“By the end of the summer, probably most of the courts… were working quite [well], even complying with the procedural deadlines”, Vladyslav Bandrovsky, Sayenko Kharenko
Bandrovsky is now at Sayenko Kharenko, a Ukrainian firm with a ‘sophisticated, international arbitration group’.
He was away from the capital visiting his parents in Zaporizhzhia when Russia attacked – and unlike Popova, he had left his papers in Kyiv. While the most direct threat at the time seemed to be to Kyiv itself, when a Russian helicopter was shot down close to the family home they decided to move to the relative safety of western Ukraine.
It was summer before Bandrovsky returned to Kyiv, though he was able to work on some projects remotely. He recalls asking himself: ‘Do you have plans to maintain your life where you are, or should you go back to Kyiv?’.
Remote hearings and a greater sense of security enabled Ukraine’s courts to function relatively well, he says, noting that courts in liberated areas also returned to work: ‘By the end of the summer, probably most of the courts… were working quite [well], even complying with the procedural deadlines.’
Nevertheless, delays can occur for many reasons related to the war – including a simple shortage of transcribers or paper. To those challenges, Russian strikes on Ukraine’s energy infrastructure have added electricity supply problems. The courts must work around both planned and unplanned blackouts.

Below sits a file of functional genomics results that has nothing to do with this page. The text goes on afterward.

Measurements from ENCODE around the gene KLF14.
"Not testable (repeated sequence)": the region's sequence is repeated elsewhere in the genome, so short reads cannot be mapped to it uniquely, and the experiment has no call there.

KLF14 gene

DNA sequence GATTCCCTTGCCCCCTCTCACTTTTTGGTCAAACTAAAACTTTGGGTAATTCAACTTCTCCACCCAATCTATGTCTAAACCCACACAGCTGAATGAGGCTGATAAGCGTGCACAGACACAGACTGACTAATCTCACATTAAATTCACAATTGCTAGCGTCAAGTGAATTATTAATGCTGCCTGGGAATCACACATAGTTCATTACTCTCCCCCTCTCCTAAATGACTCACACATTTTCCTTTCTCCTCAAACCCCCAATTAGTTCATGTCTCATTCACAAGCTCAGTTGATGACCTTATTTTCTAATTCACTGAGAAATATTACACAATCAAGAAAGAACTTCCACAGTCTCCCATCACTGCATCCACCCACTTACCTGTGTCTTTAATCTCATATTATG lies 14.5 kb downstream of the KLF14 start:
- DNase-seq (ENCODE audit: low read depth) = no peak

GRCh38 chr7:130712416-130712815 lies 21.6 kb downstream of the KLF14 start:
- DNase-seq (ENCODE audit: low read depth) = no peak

The business of law: still standing
Ukraine’s legal market has been hit hard by war, but it has adapted to survive, a survey by the Ukrainian Bar Association and LegalTalents.Report concludes.
Research data gathered from 164 law firms in Ukraine in September showed that client mandates fell by 48%, compared to pre-invasion levels, and revenues by 46% across the market. Cost-cutting measures included a cut in salaries of 36%, though when work increases, bonuses are paid.
Jobs have been lost but firms said they had been able to keep their core teams intact. This was sometimes achieved through secondment arrangements for women lawyers, who are permitted to leave the country, with ‘best-friend’ firms across Europe.